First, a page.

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YouWiN Impact Assessment Report

The modal firm size in most developing countries is one worker, consisting of only the owner of
the firm. Among the firms that do hire additional workers, most hire fewer than 10. Hsieh and
Olken (2014, p.93) report that in India and Indonesia “the fraction of firms with less than 10
workers is almost visually indistinguishable from 100 percent.” Likewise in Nigeria, survey data
indicate that 99.6 percent of firms have fewer than 10 workers.1
This is in sharp contrast to the
United States, where the modal manufacturing firm has 45 workers (Hsieh and Klenow, 2014).
Are there constrained entrepreneurs in developing countries with the ability to grow a firm beyond
this 10-worker threshold? If so, this raises the questions of whether such individuals can be
identified in advance, and of whether public policy can help them overcome these constraints to
firm growth?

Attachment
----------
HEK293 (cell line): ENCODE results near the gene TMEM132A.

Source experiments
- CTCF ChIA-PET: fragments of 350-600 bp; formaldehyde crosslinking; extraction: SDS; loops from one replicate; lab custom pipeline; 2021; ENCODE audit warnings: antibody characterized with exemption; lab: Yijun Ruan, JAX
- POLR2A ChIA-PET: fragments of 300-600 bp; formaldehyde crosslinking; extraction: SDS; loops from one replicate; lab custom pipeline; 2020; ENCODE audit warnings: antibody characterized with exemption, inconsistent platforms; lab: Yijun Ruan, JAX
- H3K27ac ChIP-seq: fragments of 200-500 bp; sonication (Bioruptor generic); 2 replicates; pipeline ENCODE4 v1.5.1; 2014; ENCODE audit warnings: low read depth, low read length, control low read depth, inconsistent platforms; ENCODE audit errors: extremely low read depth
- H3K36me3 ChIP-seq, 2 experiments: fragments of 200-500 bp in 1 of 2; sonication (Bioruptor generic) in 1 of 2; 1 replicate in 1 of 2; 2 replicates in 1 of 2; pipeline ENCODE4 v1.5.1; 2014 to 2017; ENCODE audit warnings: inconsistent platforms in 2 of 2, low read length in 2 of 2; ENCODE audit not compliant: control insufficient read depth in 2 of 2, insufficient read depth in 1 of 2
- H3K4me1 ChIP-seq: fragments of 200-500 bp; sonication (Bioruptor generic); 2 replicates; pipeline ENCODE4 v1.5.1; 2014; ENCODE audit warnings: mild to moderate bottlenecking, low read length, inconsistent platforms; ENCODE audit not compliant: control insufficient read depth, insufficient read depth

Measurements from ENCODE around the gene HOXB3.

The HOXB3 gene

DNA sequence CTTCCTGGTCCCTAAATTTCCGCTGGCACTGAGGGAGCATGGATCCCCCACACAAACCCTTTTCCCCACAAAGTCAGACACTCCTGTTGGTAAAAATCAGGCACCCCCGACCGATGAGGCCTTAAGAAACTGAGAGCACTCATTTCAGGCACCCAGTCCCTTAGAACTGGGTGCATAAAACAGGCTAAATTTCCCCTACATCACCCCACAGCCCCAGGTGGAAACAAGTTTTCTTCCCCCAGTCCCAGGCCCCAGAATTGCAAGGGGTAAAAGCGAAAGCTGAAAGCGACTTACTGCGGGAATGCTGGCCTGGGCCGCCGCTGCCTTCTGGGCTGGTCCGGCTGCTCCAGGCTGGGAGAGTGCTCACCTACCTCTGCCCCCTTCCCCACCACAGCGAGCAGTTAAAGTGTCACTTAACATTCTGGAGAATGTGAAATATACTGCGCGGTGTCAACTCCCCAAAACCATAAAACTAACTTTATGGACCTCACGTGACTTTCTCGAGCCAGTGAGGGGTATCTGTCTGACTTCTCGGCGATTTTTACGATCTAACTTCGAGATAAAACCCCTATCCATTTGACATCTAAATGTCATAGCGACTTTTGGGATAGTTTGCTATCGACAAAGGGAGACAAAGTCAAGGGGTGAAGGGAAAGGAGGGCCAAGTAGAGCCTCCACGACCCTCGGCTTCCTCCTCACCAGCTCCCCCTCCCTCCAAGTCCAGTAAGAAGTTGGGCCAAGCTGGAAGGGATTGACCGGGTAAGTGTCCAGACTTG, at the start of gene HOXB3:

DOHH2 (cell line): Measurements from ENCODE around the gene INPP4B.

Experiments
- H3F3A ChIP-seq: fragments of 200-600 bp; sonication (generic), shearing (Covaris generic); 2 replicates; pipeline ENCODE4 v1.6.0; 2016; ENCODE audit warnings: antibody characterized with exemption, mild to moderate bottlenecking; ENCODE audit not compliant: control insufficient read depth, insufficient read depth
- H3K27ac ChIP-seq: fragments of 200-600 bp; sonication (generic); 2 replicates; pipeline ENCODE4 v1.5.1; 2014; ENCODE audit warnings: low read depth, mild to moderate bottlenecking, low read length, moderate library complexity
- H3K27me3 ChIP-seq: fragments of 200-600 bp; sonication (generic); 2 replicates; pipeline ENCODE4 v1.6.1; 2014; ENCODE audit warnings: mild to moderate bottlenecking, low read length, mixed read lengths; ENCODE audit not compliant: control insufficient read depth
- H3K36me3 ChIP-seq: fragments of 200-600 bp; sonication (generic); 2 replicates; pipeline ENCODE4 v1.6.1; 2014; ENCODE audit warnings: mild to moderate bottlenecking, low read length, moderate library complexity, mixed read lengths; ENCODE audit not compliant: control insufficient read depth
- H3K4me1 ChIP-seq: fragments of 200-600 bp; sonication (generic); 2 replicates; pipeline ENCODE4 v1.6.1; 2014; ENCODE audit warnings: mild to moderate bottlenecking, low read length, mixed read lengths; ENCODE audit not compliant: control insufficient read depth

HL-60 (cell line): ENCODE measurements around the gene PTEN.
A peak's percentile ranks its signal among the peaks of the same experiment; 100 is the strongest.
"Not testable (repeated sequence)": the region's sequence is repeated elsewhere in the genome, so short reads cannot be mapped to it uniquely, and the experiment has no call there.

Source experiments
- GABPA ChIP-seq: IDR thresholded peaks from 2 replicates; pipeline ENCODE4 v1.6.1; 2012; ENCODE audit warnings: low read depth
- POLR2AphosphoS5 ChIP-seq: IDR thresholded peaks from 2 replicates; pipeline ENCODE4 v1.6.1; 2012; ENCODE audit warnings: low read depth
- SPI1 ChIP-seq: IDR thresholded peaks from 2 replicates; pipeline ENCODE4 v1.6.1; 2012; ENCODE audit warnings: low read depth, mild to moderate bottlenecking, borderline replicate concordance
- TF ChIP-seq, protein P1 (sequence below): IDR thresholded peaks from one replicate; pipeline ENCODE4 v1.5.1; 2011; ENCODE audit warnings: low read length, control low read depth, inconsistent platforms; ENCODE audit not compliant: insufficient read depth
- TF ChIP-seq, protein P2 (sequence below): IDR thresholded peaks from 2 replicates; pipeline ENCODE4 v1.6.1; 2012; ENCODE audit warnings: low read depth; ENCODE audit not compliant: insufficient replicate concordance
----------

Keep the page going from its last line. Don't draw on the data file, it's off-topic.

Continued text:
I investigate these questions through the context of an evaluation of the impact of a national
business plan competition in Nigeria. The YouWiN! competition was launched in late 2011 by the
President of Nigeria, and in its first year attracted almost 24,000 applications aiming to start a new
business or expand an existing one. The top 6,000 applications were selected for a 4-day business
plan training course, and then 1,200 winners were chosen to receive awards averaging US$50,000
each. 729 of the 1,200 winners were randomly selected from a group of 1,841 semi-finalists,
providing experimental variation from US$36 million in grants that enables causal estimation of
the program’s impact, as well as a fair and transparent way of deciding among applications. Three
annual follow-up surveys enable tracking the trajectory of impacts.
Please click on the link to access the full report YouWiN Impact Assessment Report David M

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